Samuel Peter Heintzelman (September 30, 1805 – May 1, 1880) was a United States Army General. He served in the Seminole War, the Mexican-American War, the Yuma War and the Cortina Troubles. During the American Civil War he was a prominent figure in the early months of the war rising to the command of a corps.
At the outbreak of the Civil War, Heintzelman became the colonel of the 17th Pennsylvania Infantry, and was soon promoted to command of a division in the Army of Northeastern Virginia. He was wounded at the July 1861 battle of Bull Run, but soon recovered and resumed his duties.
Heintzelman was in overall command of the 2nd Michigan Infantry regiment that was responsible for the raid, ransacking, and devastation of the Pohick Church in Lorton, Virginia, on November 12, 1861. The historic church was built in 1769 by George Washington, George Mason, and George William Fairfax, among others, and restored after the War of 1812 by President Martin Van Buren, John Quincy Adams, and Francis Scott Key, among others. This ransacking caused the loss of a myriad of irreplaceable artifacts.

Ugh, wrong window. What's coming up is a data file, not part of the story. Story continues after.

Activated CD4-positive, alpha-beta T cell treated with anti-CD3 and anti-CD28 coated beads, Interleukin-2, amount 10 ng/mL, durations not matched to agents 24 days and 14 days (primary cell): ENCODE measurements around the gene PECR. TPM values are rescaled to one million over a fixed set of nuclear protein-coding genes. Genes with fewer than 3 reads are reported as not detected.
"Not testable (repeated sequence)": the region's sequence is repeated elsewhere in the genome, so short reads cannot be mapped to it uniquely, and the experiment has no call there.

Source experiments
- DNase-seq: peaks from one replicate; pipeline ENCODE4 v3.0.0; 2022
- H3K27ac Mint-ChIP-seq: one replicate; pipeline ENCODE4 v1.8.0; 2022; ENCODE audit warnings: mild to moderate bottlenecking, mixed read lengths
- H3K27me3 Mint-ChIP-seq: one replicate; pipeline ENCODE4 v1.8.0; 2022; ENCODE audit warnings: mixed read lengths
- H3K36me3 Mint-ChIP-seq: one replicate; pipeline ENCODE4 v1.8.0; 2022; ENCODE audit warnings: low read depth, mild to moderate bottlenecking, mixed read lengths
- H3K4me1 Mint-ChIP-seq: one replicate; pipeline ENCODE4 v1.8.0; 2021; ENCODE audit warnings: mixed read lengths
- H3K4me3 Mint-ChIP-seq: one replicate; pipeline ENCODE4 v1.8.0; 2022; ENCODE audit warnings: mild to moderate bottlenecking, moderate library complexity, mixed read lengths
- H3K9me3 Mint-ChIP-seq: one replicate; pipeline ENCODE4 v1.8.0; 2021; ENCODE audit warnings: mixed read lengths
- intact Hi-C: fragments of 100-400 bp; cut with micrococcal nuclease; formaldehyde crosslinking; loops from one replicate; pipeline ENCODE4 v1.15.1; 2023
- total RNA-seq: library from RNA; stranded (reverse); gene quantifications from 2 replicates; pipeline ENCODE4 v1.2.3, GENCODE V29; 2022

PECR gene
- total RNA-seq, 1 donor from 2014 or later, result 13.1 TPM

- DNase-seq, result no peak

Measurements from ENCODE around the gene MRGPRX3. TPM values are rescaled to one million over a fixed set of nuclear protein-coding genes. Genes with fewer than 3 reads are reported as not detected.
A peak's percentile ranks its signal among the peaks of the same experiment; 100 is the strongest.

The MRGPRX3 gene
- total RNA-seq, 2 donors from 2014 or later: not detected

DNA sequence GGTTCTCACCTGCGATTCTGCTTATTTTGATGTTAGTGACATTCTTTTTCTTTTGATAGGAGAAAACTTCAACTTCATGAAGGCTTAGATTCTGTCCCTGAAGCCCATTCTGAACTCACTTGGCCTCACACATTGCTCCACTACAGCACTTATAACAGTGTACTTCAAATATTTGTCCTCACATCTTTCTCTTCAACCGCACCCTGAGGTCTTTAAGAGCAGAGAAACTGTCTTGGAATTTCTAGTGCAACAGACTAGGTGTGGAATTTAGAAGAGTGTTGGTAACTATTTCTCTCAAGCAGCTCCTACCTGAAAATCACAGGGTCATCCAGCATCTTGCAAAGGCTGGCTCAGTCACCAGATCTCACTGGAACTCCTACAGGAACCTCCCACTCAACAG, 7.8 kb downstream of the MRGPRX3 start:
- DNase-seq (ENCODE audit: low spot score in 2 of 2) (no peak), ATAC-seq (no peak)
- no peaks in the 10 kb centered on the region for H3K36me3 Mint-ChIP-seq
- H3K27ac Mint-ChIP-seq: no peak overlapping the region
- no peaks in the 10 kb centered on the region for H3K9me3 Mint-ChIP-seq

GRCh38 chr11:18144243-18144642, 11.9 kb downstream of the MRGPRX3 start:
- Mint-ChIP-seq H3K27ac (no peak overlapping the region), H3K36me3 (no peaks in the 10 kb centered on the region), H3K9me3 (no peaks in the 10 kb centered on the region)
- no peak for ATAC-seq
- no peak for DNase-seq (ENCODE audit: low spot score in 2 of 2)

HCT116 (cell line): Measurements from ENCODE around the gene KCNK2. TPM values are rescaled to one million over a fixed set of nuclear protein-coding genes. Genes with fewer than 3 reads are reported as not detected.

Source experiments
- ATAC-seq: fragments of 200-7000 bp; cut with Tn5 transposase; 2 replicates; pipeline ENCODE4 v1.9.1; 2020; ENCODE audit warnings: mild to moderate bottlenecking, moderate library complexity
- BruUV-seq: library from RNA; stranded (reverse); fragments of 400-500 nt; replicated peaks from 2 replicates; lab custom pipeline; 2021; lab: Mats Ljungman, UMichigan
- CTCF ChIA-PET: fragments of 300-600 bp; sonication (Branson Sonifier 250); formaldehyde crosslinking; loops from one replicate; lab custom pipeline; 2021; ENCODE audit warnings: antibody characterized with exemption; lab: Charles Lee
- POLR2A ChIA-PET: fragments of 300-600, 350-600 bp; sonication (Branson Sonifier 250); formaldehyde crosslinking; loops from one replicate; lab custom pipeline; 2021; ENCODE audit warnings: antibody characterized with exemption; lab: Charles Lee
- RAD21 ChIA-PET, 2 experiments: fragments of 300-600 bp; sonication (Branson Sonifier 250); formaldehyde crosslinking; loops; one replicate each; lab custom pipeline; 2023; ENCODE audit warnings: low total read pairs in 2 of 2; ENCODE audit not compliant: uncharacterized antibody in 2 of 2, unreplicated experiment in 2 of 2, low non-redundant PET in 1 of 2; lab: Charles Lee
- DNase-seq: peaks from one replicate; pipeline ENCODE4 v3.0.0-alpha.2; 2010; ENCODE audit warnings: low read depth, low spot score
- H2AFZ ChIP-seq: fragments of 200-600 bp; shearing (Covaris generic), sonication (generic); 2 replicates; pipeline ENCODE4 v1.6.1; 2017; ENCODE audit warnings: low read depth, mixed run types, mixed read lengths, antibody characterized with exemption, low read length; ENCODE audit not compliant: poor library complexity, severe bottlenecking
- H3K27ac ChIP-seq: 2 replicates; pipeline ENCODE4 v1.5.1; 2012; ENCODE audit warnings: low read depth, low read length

He commanded the III Corps of the Army of the Potomac in the Peninsula Campaign. His corps played a prominent role in the siege of Yorktown where Heintzelman and division commander Fitz John Porter were among the first to use the Union Army Balloon Corps. The corps bore the brunt of the fighting at Williamsburg and saw significant action at Fair Oaks and Oak Grove. His corps was temporarily attached to the Army of Virginia and took part in the Second Battle of Bull Run. He was commissioned as a brevet brigadier general in the regular army for the battle of Fair Oaks and a major general of volunteers for the battle of Williamsburg. His popularity and confidence in the army were eclipsed by the aggressive nature of his subordinate division commanders Joseph Hooker and Philip Kearny. Relieved of duty with the Army of the Potomac in late 1862, he was assigned to the defense of Washington, D.C. in command of the Department of Washington. For the remainder of the war he commanded the Northern Department.
Heintzelman retired in 1869 as a major general in the regulars. He died in Washington, D.C., and is buried in Forest Lawn Cemetery, Buffalo, New York.
His grandson Stuart Heintzelman served in World War I, and also rose to the rank of Major General.
Inventory Number: CDV 094